Tumor suppressor genes are normally busy keeping your cell’s growth cycle regulated, and when in good working order, prevent cells becoming malignant. A new study finds that many cancers are caused by mutations that block the tumor suppressor gene’s effect, through a process called Intron Retention. Introns are normally removed after a gene is transcribed into RNA, but in intron retention, one is accidentally left in place. The result can be disastrous, leading to cancer and possibly other disease.
Introns are found in complex cells, like those of animals and plants, but not in simple cells like bacteria. Introns are non-coding sequences, meaning that even though the intron is part of the gene, it’s DNA is not used in the gene’s instruction for making protein. Within the gene, the introns are placed between exons – the sequences of DNA that are the actual code for protein. A single gene may contain many introns and exons. When a gene becomes activated, the cell transcribes the DNA into messanger-RNA (mRNA), which then leaves the cell nucleus to be translated into a protein by ribosomes in the cytoplasm. Under normal conditions, both intron and exon DNA on the gene get transcribed into mRNA, but the intron is then cut out of the mRNA prior to leaving the cell nucleus, and so never goes on to the ribosome. Therefore, the mature mRNA comes only from the DNA of the gene’s exons – all unwanted introns having been removed. The removal of the introns from the mRNA is called splicing, and is carried out by complex cellular machinery, composed of both protein and RNA, called the Splicosome.
Splicing is an important invention of complex cells, leading to greater variation due to Alternative Splicing – different combinations of the exons used to code for the final protein. Alternative splicing creates the potential for multiple protein product from a single gene. For example, some proteins might use the code from all the gene’s exons, but others might use only a few exons, the others having been spliced out, leading to very different proteins with different functions.
Getting back to Intron Retention, this is the situation when an intron escapes being spliced out, and erroneously remains in the mature mRNA. It can happen due to a mutations at a splice site – sequence of DNA that marks where to splice – and therefore, makes the intron invisible to the Splicosome.
The study, published in the November 2015 journal of Nature Genetics, by Hyunchul Jung at the National Research Center in Gyeonggi-do, South Korea, describes the analysis of DNA samples from 1812 patients, with a variety of different types of cancer, including breast, colon, lung, kidney, ovarian, and uterine. After computational analysis of the tumor DNA, Jung found that 31.6% had mutations disrupting normal splicing, with one of the most common type of splicing error being Intron Retention.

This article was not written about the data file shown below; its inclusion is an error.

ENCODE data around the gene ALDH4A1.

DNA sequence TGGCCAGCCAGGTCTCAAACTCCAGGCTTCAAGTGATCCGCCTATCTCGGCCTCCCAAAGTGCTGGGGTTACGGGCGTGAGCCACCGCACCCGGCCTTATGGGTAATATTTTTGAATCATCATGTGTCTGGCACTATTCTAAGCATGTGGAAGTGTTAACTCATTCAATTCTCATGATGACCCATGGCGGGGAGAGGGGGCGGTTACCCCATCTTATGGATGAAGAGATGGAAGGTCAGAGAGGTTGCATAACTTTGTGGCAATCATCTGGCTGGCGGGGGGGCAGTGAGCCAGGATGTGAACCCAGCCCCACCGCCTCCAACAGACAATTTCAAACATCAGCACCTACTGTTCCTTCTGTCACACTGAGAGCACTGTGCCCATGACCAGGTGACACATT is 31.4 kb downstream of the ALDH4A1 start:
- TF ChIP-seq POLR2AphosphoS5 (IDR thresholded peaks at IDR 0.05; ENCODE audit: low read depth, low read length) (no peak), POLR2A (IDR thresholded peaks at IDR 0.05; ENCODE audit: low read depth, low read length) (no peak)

Jung also showed that the mutation disrupting the splice site doesn’t need to be one that would change the amino acid sequence of the future protein – a so called Synonymous Mutation- so might be easily overlooked as being disease causing. In many cases, the intron contains a warning signal for the cell to destroy the mRNA before making it into protein, so that gene never gets expressed. In a significant number of the cancers studied, Intron Retention was found to have occurred more frequently in Tumor Suppressor Genes (TSG). TSGs are like the brakes on the cell cycle, and Intron Retention is like having bad brakes, so the cell cycle speeds out of control, leading to a malignant cell that divides uncontrollably. As a suggestion for future research the paper states, “…intronic splice sites should be carefully considered for their potential as disease-causing variants, regardless of whether an amino acid change occurs.” Knowledge of this mechanism of gene disruption may lead to a much better understanding of the causes of certain cancers and other diseases.
- Intron retention is a widespread mechanism of tumor-suppressor inactivation. Jung H, Lee D, Lee J, Park D, Kim YJ, Park WY, Hong D, Park PJ, Lee E. Nat Genet. 2015 Nov;47(11):1242-8. doi: 10.1038/ng.3414. Epub 2015 Oct 5. PMID: 26437032
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